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  • Woes from changing email address

    Home Forums Outside the box Rants Woes from changing email address

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      • #2388008
        anonymous
        Guest

        I recently changed my primary email address. That meant visiting every website and app that keeps my profile info so I could update it there.

        I discovered two issues I hadn’t expected, perhaps worth sharing here.

        1. Without exception, every website that uses a third-party customer contact service failed to update my contact email address to the new one. I had to wait until I received the next newsletter/notification email sent to the old address, then click on the unsubscribe or manage link to update my contact info. I did this 20+ times on MailChimp alone.
        2. Without exception, every banking or service website that uses third-party e-payments failed to update my notification email address to the new one. To fix this, I had to message the website’s customer service department because only they could change it.

        I was surprised that some websites with sensitive personal information did little or no double-checking to validate my email change. But other websites with almost no personal data required me to verify the email change on both the old and the new address, with challenge codes sent to them. And they sent me a USPS letter as well. Clearly, the security level didn’t match the data kept.

        In all, it took me move than a month to make the switch.

      • #2388017
        RetiredGeek
        AskWoody MVP

        Exactly why I always tell friends and family to have separate email addresses for different purposes.

        1. Financial – Never use it for anything but banks, credit cards, insurance. Etc.
        2. Family – only family members get this one.
        3. General. – signing up for other accounts.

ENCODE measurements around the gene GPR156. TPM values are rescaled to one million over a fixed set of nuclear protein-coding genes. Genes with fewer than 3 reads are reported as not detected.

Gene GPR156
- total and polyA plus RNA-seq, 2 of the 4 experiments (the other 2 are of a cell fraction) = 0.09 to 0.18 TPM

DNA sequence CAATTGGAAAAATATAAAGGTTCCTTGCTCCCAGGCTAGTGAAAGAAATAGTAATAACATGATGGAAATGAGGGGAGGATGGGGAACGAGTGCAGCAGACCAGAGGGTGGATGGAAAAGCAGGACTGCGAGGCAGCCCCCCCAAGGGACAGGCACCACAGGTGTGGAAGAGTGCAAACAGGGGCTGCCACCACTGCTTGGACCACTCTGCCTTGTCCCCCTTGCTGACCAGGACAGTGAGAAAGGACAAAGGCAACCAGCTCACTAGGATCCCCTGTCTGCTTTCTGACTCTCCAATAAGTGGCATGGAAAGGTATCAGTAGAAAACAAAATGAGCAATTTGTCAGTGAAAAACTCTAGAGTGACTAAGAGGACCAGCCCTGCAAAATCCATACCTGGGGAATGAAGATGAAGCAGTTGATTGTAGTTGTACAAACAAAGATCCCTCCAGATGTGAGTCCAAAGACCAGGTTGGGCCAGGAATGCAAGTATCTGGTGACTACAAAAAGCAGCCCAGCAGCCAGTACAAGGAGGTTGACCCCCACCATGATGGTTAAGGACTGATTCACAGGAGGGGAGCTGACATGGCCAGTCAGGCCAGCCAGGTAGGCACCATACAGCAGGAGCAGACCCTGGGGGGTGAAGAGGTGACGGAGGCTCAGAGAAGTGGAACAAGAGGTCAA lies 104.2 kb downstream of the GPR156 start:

4. Junk – signing up for one time and other junk accounts.
        5. Other as necessary.
        6. Friends. – for everyone else I want to communicate with.

        HTH 😎

        May the Forces of good computing be with you!

        RG

        PowerShell & VBA Rule!
        Computer Specs

        6 users thanked author for this post.
        • #2388090
          erbkaiser
          AskWoody Plus

          If you want an easy way to get multiple email addresses, get your own domain name.

          A website domain doesn’t cost much and once you have your own domain, you can set up unlimited email addresses. If you buy example.com you can use bank@example.com for your banking info, gardentools@example.com for that site you buy your soil from, bowling@example.com for your bowling league etc.

          This has the extra advantage that if someone sells your email to spammers or gets ‘hacked’, you can easily redirect all mail to that one address to the bin.

          Most domain sellers also have hosting plans with email, or you can move it over to Google Gsuite or a Microsoft equivalent — or others for only a few bucks per month.

          I lucked out in that I set my domain up in Gsuite back when it was still free but even if it wasn’t, I would keep it up for the convenience it provides. I log into my one Gmail and have all my emails in that view.

          • #2388100
            anonymous
            Guest

            Thanks, that’s a smart approach. I sometimes use Gmail’s email-tag feature
            myname+mytag@gmail.com
            to automatically redirect incoming mail to the desired categories. That approach doesn’t hide your true, base email address, of course. Your approach does.

            1 user thanked author for this post.
      • #2388033
        bratkinson
        AskWoody Plus

        About 10 years ago, I switched from DSL to cable internet.  It was easy to change email addresses to the new provider.

        Except, when I went to update Social Security, I had forgotten the password so after answering a ‘recovery’ question or two, they emailed a ‘reset’ password to my OLD ISP.  Needless to say, I never got it.  I ended up going to my local Social Security office and throwing myself at their mercy to reset my password after I fully proved who I was.

        Lesson learned: Whatever it takes, by any means possible, retain access to your OLD email until everything is switched to the new one!

        4 users thanked author for this post.
        • #2388092
          anonymous
          Guest